Jessica Rinaldi/The Boston Globe via Getty Images
One of the more stunning aspects of the college admissions scandal unearthed this week is that the alleged bribes to secure spots at elite schools for children of wealth were tax deductible. That means American taxpayers may have helped foot the bill for the alleged scam.
“That’s why we should care about this, other than the schadenfreude of rich people getting their due,” said Sam Brunson, a tax-law professor at Loyola University Chicago.
‘This is a really tough situation and it’s one that people will be quick to spin into a cautionary tale, but largely charities exist to do great work.’
Ashley Post, Charity Navigator
In a worst-case scenario, if all $25 million that the accused parents allegedly paid out was funneled through a public charity and claimed as tax deductions, as prosecutors outlined in a criminal complaint, then taxpayers chipped in as much as $10 million, said Phil Hackney, a tax-law professor at the University of Pittsburgh.
“Assuming these are all high-income individuals, they’re all paying at the highest tax rate, which presumably was about 40%, roughly,” Hackney told MarketWatch. “Assuming they were able to deduct the entirety of it, that would be 40% of the $25 million. That’s somewhere in the neighborhood of $7 [million] to $10 million, approximately, that taxpayers are footing the bill for, and that’s troubling.”
Hackney’s figures did not take into account any state-income-tax savings.
Alleged bribes were funneled through a charity
Federal prosecutors say that the parents who were arrested funneled the money to pay off coaches, exam proctors and test takers who stood in for their children through a public charity approved by the Internal Revenue Service as tax-exempt.
The wealthy parents include actresses Felicity Huffman and Lori Loughlin and financial titans Bill McGlashan of TPG Growth, a private-equity and venture-capital firm, and former Pimco /zigman2/quotes/206986610/realtime PTTRX -0.09% CEO Doug Hodge. They allegedly paid college counselor William “Rick” Singer to secure their children spots at elite schools. They made the payments in the form of donations to the Key Worldwide Foundation, a nonprofit that Singer started in 2014 in Newport Beach, Calif., according to a criminal complaint.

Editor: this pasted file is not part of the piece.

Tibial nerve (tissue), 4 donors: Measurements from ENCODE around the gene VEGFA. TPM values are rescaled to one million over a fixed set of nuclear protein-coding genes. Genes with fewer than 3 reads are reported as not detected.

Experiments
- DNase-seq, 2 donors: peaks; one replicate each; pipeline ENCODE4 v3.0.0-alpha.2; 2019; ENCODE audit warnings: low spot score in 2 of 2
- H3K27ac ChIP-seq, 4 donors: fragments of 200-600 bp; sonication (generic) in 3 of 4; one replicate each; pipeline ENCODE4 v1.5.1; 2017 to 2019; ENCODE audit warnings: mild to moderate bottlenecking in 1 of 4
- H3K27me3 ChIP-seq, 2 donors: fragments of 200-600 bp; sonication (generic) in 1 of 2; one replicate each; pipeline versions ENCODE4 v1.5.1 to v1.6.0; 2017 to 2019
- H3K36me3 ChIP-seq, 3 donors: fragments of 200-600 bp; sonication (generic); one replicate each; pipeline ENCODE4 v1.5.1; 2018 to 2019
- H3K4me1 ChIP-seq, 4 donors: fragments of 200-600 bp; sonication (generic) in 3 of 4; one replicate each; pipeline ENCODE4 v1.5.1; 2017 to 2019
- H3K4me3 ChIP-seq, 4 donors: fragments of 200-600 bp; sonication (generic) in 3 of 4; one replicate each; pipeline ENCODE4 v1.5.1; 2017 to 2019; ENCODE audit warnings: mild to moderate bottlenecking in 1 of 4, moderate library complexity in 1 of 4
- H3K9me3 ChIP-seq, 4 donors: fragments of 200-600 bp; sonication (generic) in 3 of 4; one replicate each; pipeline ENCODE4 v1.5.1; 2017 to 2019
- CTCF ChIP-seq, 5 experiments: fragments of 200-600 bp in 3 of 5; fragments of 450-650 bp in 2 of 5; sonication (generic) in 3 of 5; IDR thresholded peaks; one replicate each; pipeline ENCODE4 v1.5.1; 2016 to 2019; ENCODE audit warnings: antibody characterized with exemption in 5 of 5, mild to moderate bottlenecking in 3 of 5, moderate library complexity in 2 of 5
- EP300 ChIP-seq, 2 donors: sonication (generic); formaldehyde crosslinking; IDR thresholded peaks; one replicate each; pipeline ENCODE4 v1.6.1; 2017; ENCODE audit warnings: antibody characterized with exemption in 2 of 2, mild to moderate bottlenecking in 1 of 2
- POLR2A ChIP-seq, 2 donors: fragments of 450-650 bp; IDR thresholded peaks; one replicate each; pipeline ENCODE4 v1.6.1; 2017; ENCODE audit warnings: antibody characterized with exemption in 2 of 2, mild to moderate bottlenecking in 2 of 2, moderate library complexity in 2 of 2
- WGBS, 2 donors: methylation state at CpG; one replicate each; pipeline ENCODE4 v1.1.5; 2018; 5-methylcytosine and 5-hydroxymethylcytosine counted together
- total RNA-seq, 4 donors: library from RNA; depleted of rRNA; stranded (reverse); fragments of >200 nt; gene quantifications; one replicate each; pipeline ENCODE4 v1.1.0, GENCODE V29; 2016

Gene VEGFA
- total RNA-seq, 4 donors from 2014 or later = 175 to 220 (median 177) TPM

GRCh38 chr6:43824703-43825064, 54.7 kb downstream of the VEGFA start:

If the IRS decides to disallow those allegedly fraudulent deductions, parents would have to pay that money back to the government, along with penalties.
In phone calls recorded by investigators, parents charged in the scheme could be heard asking for receipts and other paperwork to ensure that they would be able to list the “donations” made to Key Worldwide Foundation as tax deductions, according to the criminal complaint.
“We’ll send it so that you get your [tax] write-off,” one cooperating witness said on tape. “Oh, even better!” responded the parent, who had made a $50,000 “donation” to the foundation as payment for having Singer arrange for someone else to take the ACT college entrance exam on her son’s behalf, prosecutors say.
If the IRS decides to disallow those allegedly fraudulent deductions, parents would have to pay that money back to the government, along with penalties, Hackney said.
The IRS is investigating the case, said IRS special agent Amy Hosney, a spokeswoman for the Boston field office for IRS criminal investigation. “We’re looking closely at the purported charitable donations that were made to [Key Worldwide Foundation] and the letters that were issued to the donors stating no goods or services were received for the donations,” Hosney said. “That really is the crux of it.”
Singer’s attorney has said he is cooperating with investigators and is “remorseful,” the Associated Press reported.
Hidden in plain sight